Whereas the else() statement does not check a condition because it always runs when the other code checks are false, the else if() does take in a condition. This means that the else if() code blocks will only execute if a) all preceding if() or else if() statements are false, and b) their condition is true. Otherwise, the final else() statement will execute.

When you run the application now you will see the result of these multiple, branching conditionals:



The if(), else if(), else() set of conditional statements cannot be done out of order. You must always start with a single if() statement, and (optionally) end with a single else() statement. Any number of else if() statements can be included, but these always have to come between the if() and else() statements.

Step 10: Group the RadioButtons

RadioButtons are meant to be mutually exclusive selections; in other words, only a single RadioButton can be selected at any given moment. However, there is a problem in our code because at the moment we can select as many as we want:


What we need to do is make each RadioButton a part of a group. This can be achieved by setting the GroupName property for each Radio Button. To do this, change each GroupName to “FoodGroup”:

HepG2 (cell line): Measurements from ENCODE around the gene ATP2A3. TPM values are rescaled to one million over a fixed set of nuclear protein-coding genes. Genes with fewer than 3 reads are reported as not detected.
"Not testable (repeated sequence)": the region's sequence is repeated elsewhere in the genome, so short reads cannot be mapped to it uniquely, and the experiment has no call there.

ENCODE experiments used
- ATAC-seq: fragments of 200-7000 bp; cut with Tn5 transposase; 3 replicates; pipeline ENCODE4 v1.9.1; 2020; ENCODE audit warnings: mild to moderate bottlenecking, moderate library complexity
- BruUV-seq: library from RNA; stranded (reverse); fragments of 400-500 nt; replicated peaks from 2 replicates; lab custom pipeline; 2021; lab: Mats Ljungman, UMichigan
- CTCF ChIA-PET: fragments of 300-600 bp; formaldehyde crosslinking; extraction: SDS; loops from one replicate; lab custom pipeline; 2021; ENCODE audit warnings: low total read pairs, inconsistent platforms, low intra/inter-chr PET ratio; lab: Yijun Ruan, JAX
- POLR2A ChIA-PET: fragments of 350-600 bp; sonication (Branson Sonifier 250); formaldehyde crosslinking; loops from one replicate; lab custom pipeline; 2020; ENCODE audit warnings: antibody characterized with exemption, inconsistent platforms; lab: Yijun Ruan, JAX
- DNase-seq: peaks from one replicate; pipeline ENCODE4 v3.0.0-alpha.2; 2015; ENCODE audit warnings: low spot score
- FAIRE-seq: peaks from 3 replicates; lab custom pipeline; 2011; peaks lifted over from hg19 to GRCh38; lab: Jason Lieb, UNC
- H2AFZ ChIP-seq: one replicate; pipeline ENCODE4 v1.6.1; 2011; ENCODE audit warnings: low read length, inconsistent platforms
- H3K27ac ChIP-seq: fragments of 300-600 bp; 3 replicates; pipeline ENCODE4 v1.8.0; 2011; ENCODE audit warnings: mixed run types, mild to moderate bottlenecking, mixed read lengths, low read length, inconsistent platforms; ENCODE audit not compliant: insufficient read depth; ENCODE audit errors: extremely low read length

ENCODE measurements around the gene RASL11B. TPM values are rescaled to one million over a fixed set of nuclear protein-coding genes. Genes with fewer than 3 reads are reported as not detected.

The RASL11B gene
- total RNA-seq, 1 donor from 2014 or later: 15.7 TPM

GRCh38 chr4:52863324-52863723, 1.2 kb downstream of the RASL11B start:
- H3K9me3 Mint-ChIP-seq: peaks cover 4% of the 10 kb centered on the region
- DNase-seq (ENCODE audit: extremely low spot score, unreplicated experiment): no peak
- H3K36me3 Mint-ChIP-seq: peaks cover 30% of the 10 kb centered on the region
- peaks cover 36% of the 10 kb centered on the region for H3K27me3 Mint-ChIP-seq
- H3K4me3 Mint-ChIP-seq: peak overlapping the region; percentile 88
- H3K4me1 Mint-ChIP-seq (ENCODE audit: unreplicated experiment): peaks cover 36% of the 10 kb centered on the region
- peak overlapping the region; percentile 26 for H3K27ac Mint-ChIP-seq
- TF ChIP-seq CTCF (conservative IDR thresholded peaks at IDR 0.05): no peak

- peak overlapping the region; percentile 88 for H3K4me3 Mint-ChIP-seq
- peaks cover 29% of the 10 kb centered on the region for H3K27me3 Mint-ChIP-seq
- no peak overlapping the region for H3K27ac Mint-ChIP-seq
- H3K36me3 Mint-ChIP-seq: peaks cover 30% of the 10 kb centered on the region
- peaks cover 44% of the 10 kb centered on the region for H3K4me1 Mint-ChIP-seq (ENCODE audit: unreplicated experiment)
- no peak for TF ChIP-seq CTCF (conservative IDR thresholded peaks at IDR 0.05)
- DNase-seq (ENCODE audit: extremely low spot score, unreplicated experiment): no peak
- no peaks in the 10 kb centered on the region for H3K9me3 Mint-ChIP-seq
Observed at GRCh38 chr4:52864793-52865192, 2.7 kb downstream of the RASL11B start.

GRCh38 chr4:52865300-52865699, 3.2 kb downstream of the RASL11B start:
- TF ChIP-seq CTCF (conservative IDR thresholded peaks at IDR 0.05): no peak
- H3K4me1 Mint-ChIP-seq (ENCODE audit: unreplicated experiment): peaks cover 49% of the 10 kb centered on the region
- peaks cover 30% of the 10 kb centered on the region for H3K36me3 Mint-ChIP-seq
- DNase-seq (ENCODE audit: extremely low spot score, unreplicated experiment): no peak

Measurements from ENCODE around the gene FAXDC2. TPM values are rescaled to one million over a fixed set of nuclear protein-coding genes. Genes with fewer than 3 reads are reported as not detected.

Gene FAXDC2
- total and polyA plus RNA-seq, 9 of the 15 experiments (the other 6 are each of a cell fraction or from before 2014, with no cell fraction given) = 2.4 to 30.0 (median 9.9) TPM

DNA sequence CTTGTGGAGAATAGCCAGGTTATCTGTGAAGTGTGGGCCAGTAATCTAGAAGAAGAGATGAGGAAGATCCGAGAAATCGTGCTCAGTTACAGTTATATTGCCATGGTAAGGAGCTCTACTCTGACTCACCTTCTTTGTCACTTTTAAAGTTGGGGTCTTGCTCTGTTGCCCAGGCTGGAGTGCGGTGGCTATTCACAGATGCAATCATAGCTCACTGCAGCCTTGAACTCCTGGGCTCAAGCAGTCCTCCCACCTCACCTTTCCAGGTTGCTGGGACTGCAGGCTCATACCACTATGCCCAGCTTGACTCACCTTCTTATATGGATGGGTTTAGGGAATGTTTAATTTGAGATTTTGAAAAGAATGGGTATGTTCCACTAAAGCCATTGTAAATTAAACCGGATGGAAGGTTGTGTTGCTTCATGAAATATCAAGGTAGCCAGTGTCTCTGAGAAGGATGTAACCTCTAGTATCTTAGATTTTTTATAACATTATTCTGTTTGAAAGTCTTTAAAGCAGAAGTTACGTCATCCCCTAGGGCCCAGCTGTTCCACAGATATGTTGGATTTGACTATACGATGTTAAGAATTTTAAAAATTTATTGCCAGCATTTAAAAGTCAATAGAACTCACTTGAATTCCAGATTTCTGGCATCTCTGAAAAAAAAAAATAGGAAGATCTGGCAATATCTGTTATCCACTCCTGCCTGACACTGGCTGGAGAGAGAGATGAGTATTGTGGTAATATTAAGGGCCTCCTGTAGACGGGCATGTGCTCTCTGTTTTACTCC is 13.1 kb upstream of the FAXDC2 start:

Also worth mentioning is that the application does not let you deselect a RadioButton, it only lets you change a selection from one to another. This means that the only case where the final else() clause will execute is if we never make a single selection, yet press the “OK” button anyways:


Step 11: Setting a Default Value for the RadioButton

Note that we can force a selection and eliminate the need for the final else() clause by setting the default Checked value of one of the RadioButtons to “True”:


This covers the basics of conditional statements in C#. You’ve learned how to create if(), else if() and else() statements to evaluate properties and values. In the future, we’ll cover the switch statement, which handles more complex conditional logic, but for all our needs right now, these statements will be sufficient. Good job so far, keep it up!

Lessons in this Course